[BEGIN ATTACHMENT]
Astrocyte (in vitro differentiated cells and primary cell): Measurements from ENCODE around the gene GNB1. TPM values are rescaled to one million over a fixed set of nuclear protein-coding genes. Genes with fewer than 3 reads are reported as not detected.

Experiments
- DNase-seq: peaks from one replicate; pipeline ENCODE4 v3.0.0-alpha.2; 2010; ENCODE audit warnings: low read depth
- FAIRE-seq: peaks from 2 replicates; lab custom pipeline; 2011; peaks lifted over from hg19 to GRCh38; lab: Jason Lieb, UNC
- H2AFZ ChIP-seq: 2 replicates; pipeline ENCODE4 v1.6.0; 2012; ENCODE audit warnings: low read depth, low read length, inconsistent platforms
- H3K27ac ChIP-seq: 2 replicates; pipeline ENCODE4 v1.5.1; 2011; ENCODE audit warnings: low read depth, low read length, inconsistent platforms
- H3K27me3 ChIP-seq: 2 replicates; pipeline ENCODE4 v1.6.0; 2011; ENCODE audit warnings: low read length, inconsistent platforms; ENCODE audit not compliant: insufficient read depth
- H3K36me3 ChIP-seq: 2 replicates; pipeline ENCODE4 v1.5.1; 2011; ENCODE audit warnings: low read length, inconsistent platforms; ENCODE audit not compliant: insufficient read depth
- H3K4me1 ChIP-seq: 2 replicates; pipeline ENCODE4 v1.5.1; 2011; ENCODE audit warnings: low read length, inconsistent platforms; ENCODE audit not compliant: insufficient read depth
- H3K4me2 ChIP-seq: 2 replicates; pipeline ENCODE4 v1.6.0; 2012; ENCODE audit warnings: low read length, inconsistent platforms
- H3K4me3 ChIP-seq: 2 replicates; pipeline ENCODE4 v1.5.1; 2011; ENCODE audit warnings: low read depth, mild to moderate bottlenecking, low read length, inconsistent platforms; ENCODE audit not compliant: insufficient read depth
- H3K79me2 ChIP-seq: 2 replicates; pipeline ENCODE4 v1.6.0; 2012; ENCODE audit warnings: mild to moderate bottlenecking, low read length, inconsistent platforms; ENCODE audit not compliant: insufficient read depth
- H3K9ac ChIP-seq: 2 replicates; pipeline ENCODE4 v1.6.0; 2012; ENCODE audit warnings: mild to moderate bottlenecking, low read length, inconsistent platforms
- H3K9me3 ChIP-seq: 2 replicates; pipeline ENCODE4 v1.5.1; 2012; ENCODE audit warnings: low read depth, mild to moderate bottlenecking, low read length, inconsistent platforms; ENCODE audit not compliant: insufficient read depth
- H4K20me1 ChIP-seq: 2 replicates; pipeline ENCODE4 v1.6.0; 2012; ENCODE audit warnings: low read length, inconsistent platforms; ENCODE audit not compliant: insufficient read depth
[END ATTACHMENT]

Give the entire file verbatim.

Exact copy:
Astrocyte (in vitro differentiated cells and primary cell): Measurements from ENCODE around the gene GNB1. TPM values are rescaled to one million over a fixed set of nuclear protein-coding genes. Genes with fewer than 3 reads are reported as not detected.

Experiments
- DNase-seq: peaks from one replicate; pipeline ENCODE4 v3.0.0-alpha.2; 2010; ENCODE audit warnings: low read depth
- FAIRE-seq: peaks from 2 replicates; lab custom pipeline; 2011; peaks lifted over from hg19 to GRCh38; lab: Jason Lieb, UNC
- H2AFZ ChIP-seq: 2 replicates; pipeline ENCODE4 v1.6.0; 2012; ENCODE audit warnings: low read depth, low read length, inconsistent platforms
- H3K27ac ChIP-seq: 2 replicates; pipeline ENCODE4 v1.5.1; 2011; ENCODE audit warnings: low read depth, low read length, inconsistent platforms
- H3K27me3 ChIP-seq: 2 replicates; pipeline ENCODE4 v1.6.0; 2011; ENCODE audit warnings: low read length, inconsistent platforms; ENCODE audit not compliant: insufficient read depth
- H3K36me3 ChIP-seq: 2 replicates; pipeline ENCODE4 v1.5.1; 2011; ENCODE audit warnings: low read length, inconsistent platforms; ENCODE audit not compliant: insufficient read depth
- H3K4me1 ChIP-seq: 2 replicates; pipeline ENCODE4 v1.5.1; 2011; ENCODE audit warnings: low read length, inconsistent platforms; ENCODE audit not compliant: insufficient read depth
- H3K4me2 ChIP-seq: 2 replicates; pipeline ENCODE4 v1.6.0; 2012; ENCODE audit warnings: low read length, inconsistent platforms
- H3K4me3 ChIP-seq: 2 replicates; pipeline ENCODE4 v1.5.1; 2011; ENCODE audit warnings: low read depth, mild to moderate bottlenecking, low read length, inconsistent platforms; ENCODE audit not compliant: insufficient read depth
- H3K79me2 ChIP-seq: 2 replicates; pipeline ENCODE4 v1.6.0; 2012; ENCODE audit warnings: mild to moderate bottlenecking, low read length, inconsistent platforms; ENCODE audit not compliant: insufficient read depth
- H3K9ac ChIP-seq: 2 replicates; pipeline ENCODE4 v1.6.0; 2012; ENCODE audit warnings: mild to moderate bottlenecking, low read length, inconsistent platforms
- H3K9me3 ChIP-seq: 2 replicates; pipeline ENCODE4 v1.5.1; 2012; ENCODE audit warnings: low read depth, mild to moderate bottlenecking, low read length, inconsistent platforms; ENCODE audit not compliant: insufficient read depth
- H4K20me1 ChIP-seq: 2 replicates; pipeline ENCODE4 v1.6.0; 2012; ENCODE audit warnings: low read length, inconsistent platforms; ENCODE audit not compliant: insufficient read depth